Steven Bartlett’s Social Chain is working on “Like-Wise”, a service designed to detect fake engagement.

Bartlett outlined a case whereby a fashion influencer, with over 230,000 followers and as much as 22 company partnerships this year, was only registered as having 4% organic engagement.

She reportedly worked with industry giants like Unilever, who paid large sums of money for only 4% potential reach. Bartlett concludes: “It’s time to clean up the industry”.

Speaking of Unilever, they and others seem to agree with Bartlett.

Unilever’s & Kellogg’s New Standards

It looks like Unilever wants to clean up the industry too. They aim to do so by setting a standard in the form of committing themselves to strict guidelines. “We need to take urgent action now to rebuild trust before it’s gone forever.” said Chief Marketing Officer Keith Weed in a recent blog post.

In the same blog post, three new Unilever ‘commitments’ were announced:

  • Transparency from Influencers:
    • We will not work with influencers who buy followers.
  • Transparency from Brands:
    • Our brands will never buy followers.
  • Transparency from Platforms:
    • We will prioritise partners who increase transparency and help eradicate bad practices throughout the whole ecosystem.

It’s worth mentioning that Kellogg’s have also taken steps towards combating fake engagement.

“We don’t buy social media ads based on reach anymore because it can be easily faked,” said Joseph Harper, social media lead at Kellogg’s. “We’re trying to move away from being solely reliant on vanity metrics and take into account the sentiment of posts as well as the different types of conversations happening around them.”

Back to Unilever, Luis Di Como (EVP/global media), has also commented on the need for benchmarking: “There is an obsession that the only KPIs out there are ‘reach’ or ‘number of followers […] We need to talk about what the real impact is on brand equity – the real impact on the values of the brand.”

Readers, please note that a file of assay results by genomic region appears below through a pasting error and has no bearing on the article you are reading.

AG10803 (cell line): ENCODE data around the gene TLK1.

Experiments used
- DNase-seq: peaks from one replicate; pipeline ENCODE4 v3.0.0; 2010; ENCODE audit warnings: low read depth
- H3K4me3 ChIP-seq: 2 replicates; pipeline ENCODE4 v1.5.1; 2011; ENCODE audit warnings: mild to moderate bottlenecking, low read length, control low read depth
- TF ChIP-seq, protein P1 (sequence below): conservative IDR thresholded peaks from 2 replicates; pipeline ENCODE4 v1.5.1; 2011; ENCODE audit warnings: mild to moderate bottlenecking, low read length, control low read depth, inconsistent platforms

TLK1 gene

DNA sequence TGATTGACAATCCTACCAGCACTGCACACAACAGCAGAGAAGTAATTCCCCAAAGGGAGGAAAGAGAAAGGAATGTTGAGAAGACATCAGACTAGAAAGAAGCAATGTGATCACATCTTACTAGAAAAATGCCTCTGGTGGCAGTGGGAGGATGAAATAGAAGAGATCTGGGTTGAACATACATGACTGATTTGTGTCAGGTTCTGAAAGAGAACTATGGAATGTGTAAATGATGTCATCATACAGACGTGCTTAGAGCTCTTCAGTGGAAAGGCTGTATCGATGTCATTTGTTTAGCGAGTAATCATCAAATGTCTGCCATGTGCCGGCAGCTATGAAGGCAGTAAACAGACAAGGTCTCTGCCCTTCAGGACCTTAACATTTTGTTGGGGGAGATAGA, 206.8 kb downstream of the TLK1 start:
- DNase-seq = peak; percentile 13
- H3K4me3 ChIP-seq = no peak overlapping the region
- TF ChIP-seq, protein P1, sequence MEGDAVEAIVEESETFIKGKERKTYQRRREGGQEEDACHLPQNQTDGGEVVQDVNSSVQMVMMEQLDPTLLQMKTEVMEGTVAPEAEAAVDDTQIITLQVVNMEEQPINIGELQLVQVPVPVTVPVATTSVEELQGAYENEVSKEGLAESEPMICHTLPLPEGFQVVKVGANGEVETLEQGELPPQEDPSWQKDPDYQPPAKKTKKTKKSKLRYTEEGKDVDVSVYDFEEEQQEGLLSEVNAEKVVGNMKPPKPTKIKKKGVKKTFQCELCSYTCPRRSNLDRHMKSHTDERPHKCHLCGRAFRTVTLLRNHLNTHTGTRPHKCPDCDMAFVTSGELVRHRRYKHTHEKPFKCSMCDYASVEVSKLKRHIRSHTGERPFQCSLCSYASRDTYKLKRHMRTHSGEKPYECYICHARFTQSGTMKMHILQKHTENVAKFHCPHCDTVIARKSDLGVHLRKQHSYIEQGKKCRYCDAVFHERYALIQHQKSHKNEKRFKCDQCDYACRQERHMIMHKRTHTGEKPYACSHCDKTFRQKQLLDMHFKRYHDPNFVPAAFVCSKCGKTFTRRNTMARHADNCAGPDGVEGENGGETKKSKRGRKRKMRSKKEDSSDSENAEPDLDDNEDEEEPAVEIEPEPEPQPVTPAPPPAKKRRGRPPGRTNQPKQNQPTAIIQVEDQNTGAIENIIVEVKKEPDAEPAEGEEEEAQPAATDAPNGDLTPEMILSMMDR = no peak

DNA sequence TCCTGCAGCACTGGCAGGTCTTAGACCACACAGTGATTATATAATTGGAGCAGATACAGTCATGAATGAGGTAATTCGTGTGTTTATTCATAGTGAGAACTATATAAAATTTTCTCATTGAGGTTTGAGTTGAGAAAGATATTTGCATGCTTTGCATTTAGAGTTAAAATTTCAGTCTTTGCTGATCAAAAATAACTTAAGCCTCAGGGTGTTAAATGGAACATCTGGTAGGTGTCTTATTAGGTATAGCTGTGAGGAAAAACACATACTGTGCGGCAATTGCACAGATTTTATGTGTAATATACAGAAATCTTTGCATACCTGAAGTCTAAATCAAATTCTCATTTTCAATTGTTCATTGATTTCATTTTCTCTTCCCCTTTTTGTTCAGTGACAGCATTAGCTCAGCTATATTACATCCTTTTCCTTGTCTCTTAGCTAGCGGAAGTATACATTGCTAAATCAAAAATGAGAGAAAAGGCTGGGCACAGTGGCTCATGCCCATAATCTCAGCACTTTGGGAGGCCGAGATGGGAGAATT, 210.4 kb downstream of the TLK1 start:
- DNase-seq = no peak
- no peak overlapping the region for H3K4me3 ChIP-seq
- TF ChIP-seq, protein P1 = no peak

A solution to this is in fact being attempted today, in the form of the “True Reach” benchmark.

The “True Reach” Benchmark

One of the critical aspects of the standardization of any industry is a standard KPIs(Key Performance Indicators). Having a market-wide benchmark that companies can follow. It is effectively the best metric that to determine if your campaign was successful and to what extent.

Without benchmarking influencer marketing campaigns, brands can’t really know if their money is spent effectively. They can’t, for example, know which people have fake followers and which are influential in their niche and target audience. Today, brands can tell how influencer expenses stack up against the rest of their budgets. But they can’t compare it to other companies looking to reach a similar audience.

To offer a solution, Buzzoole has recently teamed up with Nielsen to launch a “True Reach” calculator. The calculator aims to show how many people were actually exposed to an influencer’s message.

Buzzoole data can be combined with the user’s data as well as Nielsen’s. This will allow to benchmark campaigns against industry averages for a particular product or service within a target audience.Currently the UK regulator, the ASA(Advertising Standards Authority), has posted a guide for influencers, written in in collaboration with the CMA(Competition and Markets Authority).

Platform & Government Regulations

Currently the UK regulator, the ASA(Advertising Standards Authority), has posted a guide for influencers, written in in collaboration with the CMA(Competition and Markets Authority).

So far the USA regulator, the FTC Creator accounts will most likely become standard as Social Media and e-Commerce becomes more and more intertwined. Sooner or later, most likely, government regulators will require a distinction between private and business accounts. Regardless, the introduction of creator accounts is at the very least a significant step towards standardization.
(Federal Trade Commission), have only issued some guidelines on their website.

Instagram begins to test out “creator accounts” with more privileges, somewhat similarly to what Twitter does today. This comes after several purges of fake accounts, with a warning issued to those who use bot apps.Even if Social Chain, Unilever & Kellogg’s succeed in their anti-fraud initiatives, and even if the BOI works with the UK regulator to set standards for governments around the world, there’s still a question remaining. The elephant in the room is this:

Creator accounts will most likely become standard as Social Media and e-Commerce becomes more and more intertwined. Sooner or later, most likely, government regulators will require a distinction between private and business accounts. Regardless, the introduction of creator accounts is at the very least a significant step towards standardization.